Tag Archives: Carl Sandburg Home

Children in the Woods

On top of Big Glassy
On top of Big Glassy

Thanksgiving is over and all my guests have gone home. We ate, shopped and hiked.

Saturday, Lenny and I took Hannah and Isa to Carl Sandburg Home National Historic Site. You remember Carl Sandburg from  your high school English class. He’s probably best known for his Lincoln biographies and his cutesy poems:

The fog comes
on little cat feet.

It sits looking
over harbor and city
on silent haunches
and then moves on.

No. Well, never mind. Carl and Lillian Sandburg spent about 20 years on an estate in Flat Rock. When he died, Mrs. Sandburg sold the property to the National Park Service. Today, visitors can hike 1.2 miles to the top of Big Glassy Mountain with a great view of the surroundings. While Hannah and Lenny strided out, five-year old Isa and I walked, talked and sang our way to the top. She didn’t complain or say she couldn’t do it. Both girls know that when they visit, they’ll go hiking with us. They look forward to it.

We passed and were passed by adult hikers, runners and dog walkers but no other child. Where were they all? After a snack, we ran down and took a side trail to Little Glassy. We didn’t realize that Little Glassy didn’t have a view. We blew right past it and we were back at the Sandburg home and visitor center.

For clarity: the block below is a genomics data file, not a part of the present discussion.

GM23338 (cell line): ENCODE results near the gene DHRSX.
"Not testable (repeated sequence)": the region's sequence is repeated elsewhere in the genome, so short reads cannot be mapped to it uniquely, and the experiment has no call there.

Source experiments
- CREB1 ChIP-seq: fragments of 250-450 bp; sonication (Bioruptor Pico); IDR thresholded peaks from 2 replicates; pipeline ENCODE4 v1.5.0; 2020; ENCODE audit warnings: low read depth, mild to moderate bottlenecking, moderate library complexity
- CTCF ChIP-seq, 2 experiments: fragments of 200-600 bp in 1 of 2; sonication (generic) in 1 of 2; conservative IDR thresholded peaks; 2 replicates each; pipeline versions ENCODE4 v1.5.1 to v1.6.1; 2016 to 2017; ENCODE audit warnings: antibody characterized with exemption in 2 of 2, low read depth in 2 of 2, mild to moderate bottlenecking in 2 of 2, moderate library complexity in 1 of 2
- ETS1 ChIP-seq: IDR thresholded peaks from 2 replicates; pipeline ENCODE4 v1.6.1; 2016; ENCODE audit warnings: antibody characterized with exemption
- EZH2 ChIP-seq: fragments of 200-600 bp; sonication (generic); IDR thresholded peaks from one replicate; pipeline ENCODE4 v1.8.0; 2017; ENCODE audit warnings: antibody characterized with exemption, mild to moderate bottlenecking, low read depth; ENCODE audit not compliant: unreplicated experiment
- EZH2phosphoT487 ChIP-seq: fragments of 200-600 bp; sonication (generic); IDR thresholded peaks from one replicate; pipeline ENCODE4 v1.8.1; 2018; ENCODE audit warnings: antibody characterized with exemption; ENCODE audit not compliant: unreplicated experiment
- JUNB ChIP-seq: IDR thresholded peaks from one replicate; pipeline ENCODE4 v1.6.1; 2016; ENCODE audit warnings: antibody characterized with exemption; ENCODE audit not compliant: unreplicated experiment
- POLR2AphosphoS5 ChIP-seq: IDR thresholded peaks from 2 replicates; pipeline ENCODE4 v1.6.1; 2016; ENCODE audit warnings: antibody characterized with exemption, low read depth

That’s where most of the visitors had congregated. The children and their adults were listening to music, played with toys at the bookstore and generally hung around. Why weren’t they on the trail?

2141130CARLgoats 006A
At the goat paddock

We wandered to the goat barn and fields. Lots of children were petting goats and playing tag. There were plenty of children in the national parks, but they could have been on a farm.

Mrs. Sandburg was a goat breeder and the park still maintains a few goats for the historic feel of the place.

On Sunday, our son and family all headed back on the road and Lenny and I went on the half-day Carolina Mountain Club hike in Pisgah National Forest.

Caney Creek Falls
Caney Bottom Falls

Five-year old Cameron and his dad, Jacob, came along for this five-mile hike. Cameron had his arm in a sling, but he was very happy to skip along with twenty other adults. Jacob has been taking Cameron on CMC hikes for years. We all remembered when Jacob carried Cameron in a backpack. Now he was on the trail with a bunch of adults.

So the moral of the story is:

Children will be in the woods if adults are willing to take them.